RV Safety and Security

I actually woke up in a panic in the middle of the night last night, again, thinking (or dreaming) that someone was breaking into my rig, even though I was sleeping at home.  While it might take some time to get used to, I’m planning on adding some features that will help me sleep better at night (literally).

  1. Car alarm system.  I need to get something that will go off if the door is opened, I really don’t want any false alarms when I am sleeping.
  2. Fix the dead-bolt on the coach door.  The dead bolt currently doesn’t quite reach the door frame, so that is going on the immediate fix-it list.
  3. Personal protection.  I’ll soon be getting a gun.  JK.  I already have a canister of pepper spray, but I think I’d like to find a nifty spot to hide it that is very easily accessible from my bed.

Anyway, hope the “night tremors” will stop once I have these security features in place.

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First trip in the RV

I spent 4 nights in a row in the Rialta for the long weekend.  I picked up a friend of mine and we went to stay with another friend in Chico.  I parked right in front of their house, and my buddy stayed on the couch (in the house).  I stayed in the RV to test things out, and to be able to sleep in a private place with an actual bed, which was a much better option than the livingroom floor with the dog.

I’ve learned a number of things after actually spending some time in my rig.  I’ll probably go into more details, but I quickly want to get a list while everything is fresh in my mind.

  1. The insulation sucks.  It gets pretty cold in there at night, but sleeping in a sweatshirt, beanie and super-thick comfortor helped.  Every morning when I woke up, all the glass/mirrors were fogged up.
  2. The tanks (fresh/gray/black) actually hold a good amount.  I didn’t take any showers, but still had plenty of room in all tanks.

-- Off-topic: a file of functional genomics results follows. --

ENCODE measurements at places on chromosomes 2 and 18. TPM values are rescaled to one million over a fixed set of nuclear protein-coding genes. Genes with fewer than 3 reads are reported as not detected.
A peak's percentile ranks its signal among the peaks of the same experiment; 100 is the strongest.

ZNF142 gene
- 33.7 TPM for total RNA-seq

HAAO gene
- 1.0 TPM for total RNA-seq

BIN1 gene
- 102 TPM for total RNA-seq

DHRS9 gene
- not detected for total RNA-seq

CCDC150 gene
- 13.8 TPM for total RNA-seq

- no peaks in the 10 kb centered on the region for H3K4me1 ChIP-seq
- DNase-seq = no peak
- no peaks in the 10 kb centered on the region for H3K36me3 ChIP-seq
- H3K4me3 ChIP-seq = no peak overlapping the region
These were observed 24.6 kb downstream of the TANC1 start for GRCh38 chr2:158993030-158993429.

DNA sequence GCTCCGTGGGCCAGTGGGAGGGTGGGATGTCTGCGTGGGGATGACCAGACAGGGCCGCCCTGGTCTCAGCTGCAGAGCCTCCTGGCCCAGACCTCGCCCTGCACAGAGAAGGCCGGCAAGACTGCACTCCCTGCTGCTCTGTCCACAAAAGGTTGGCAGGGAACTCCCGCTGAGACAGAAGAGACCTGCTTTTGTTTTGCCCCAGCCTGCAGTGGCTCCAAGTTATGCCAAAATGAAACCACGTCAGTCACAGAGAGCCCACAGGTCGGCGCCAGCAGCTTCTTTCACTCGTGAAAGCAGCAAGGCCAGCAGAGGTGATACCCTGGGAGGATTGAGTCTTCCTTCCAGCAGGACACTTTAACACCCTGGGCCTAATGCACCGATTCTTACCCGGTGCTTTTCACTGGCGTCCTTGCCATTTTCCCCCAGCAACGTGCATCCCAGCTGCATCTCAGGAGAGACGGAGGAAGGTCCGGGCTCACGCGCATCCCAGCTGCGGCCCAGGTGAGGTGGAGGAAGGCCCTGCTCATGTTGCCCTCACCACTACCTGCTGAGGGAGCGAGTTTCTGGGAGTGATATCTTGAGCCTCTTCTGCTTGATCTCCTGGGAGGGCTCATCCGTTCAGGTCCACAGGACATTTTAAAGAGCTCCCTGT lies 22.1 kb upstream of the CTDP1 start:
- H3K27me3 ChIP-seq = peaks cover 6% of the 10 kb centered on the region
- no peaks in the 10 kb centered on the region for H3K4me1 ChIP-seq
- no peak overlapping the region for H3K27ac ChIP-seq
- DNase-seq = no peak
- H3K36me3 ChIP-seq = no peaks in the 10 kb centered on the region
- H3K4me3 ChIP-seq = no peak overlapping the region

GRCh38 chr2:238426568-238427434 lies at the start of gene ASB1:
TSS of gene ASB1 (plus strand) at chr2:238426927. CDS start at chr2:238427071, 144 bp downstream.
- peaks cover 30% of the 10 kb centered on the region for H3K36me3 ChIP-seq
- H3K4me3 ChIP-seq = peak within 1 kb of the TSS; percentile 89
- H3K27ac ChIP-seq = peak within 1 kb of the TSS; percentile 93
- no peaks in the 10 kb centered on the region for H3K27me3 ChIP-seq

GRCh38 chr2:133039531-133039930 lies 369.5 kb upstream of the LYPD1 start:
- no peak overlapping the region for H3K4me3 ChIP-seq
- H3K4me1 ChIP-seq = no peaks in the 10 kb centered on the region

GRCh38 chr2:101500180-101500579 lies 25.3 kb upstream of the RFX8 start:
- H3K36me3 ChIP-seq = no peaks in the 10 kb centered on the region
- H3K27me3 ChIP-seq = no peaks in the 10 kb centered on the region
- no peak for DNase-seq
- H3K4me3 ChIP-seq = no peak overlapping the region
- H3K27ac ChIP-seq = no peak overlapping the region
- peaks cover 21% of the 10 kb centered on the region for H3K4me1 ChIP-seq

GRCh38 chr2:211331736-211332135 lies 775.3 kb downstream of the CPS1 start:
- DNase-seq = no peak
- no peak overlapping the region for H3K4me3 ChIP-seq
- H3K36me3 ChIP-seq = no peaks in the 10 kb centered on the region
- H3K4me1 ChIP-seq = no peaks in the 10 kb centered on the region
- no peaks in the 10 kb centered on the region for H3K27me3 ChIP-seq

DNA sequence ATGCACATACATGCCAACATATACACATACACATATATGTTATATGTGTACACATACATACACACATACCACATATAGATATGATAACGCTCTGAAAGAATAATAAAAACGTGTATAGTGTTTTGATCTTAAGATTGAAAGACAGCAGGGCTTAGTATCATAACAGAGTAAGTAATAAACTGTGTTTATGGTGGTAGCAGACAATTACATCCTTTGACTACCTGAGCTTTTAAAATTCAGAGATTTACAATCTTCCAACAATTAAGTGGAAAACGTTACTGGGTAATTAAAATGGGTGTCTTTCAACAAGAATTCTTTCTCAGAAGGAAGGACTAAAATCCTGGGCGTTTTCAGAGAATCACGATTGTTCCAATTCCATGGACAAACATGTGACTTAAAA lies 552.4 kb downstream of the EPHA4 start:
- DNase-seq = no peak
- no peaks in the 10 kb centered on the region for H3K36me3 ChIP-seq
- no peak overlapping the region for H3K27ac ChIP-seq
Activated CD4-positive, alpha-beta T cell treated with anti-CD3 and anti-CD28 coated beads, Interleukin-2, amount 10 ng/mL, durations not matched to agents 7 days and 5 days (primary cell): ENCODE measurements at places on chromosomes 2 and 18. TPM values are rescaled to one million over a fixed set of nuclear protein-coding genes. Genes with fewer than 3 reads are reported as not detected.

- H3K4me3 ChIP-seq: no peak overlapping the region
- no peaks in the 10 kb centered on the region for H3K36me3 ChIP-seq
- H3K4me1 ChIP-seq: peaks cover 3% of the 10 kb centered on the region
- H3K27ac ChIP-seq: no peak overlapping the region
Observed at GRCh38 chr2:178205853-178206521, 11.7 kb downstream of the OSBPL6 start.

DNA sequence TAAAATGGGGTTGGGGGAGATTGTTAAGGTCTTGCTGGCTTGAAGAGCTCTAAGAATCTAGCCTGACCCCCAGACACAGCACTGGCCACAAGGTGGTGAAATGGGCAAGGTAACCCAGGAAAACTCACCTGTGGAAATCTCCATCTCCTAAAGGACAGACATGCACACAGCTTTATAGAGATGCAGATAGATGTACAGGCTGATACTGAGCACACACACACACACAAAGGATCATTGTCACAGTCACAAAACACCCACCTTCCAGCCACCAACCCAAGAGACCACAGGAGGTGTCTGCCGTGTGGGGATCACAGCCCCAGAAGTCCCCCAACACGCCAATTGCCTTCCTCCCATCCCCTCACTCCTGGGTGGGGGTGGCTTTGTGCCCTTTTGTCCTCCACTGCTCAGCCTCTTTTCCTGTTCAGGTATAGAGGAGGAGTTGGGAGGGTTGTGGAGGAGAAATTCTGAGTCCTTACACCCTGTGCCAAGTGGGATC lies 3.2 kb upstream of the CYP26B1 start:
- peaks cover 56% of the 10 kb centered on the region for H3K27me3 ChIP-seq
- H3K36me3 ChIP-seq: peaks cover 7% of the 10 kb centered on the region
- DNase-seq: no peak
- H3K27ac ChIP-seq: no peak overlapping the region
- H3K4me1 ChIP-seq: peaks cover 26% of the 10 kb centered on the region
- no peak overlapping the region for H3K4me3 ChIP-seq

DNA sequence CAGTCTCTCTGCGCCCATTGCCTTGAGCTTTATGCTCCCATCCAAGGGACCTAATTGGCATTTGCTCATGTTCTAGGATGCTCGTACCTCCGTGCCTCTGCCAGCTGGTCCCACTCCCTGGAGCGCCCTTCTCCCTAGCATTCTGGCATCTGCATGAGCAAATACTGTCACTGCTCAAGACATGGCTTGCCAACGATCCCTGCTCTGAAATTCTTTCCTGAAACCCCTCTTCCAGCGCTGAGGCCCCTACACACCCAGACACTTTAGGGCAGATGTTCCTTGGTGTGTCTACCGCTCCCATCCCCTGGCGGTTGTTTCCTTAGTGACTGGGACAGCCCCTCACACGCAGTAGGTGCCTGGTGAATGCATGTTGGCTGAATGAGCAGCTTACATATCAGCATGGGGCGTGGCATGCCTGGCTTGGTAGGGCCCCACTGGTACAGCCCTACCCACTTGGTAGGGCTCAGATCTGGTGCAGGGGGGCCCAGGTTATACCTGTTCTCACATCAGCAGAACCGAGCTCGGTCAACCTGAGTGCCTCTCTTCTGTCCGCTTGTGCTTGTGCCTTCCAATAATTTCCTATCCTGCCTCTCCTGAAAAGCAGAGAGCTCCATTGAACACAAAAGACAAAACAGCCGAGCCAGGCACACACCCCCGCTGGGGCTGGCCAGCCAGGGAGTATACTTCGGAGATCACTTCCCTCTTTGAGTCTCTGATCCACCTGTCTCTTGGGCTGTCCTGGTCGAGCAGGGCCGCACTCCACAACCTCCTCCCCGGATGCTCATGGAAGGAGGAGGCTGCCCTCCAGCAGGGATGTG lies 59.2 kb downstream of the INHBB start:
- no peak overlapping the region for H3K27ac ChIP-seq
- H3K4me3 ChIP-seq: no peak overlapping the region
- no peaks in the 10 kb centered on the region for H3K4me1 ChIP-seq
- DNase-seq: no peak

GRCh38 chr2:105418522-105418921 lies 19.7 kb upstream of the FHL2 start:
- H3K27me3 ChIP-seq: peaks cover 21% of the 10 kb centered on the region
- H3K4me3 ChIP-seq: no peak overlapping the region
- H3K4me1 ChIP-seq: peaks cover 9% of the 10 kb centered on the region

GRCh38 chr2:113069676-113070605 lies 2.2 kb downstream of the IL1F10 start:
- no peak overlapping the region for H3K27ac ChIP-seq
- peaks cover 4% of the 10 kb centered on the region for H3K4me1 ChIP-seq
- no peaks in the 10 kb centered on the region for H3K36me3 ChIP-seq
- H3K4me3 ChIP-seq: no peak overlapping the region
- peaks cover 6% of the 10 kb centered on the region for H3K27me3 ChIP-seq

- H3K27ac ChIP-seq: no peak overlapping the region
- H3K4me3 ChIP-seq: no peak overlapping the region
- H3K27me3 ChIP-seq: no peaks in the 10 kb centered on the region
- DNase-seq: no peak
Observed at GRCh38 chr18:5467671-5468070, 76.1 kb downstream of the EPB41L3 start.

3. Battery life is pretty good too.  I was parked for 4 days straight, used the lights/radio/fan/water pump during that time, and still had a full battery charge.
  4. Light really penetrates in the morning.  I had to get a pair of blinders so I could sleep in past 7AM.
  5. The street is much louder than inside a house.  Earplugs were key.
  6. I need to tint the coach door window.  The shade for that must be pulled up every time you open the door, so I constantly forget to close that blind.  If you are changing, its best to remember.
  7. Gas mileage is great!  I averaged over 17mpg on the trip.
  8. I need to fix the CC.  The cruise control doesn’t work, and it can be cumbersome keeping a constant speed for hours on the interstate.
  9. People either think it is incredibly creepy or amazingly cool that I live in an RV.  If I give them more details and an RV tour, they usually come around.
  10. I need a light that comes on if the coach door is open.  I’ve had too many close calls stumbling to find the switch after entering the coach.
  11. I need more security.  For the entire time, I didn’t really know when the coach door was locked and when it wasn’t, so I had some panic attacks in the middle of the night when I thought I heard (or dreamed) that someone was entering my rig.
  12. I need a tiny vacuum.  The floor gets really dirty really fast.
  13. I need a key hook.  I kept losing my keys every time I was inside the coach.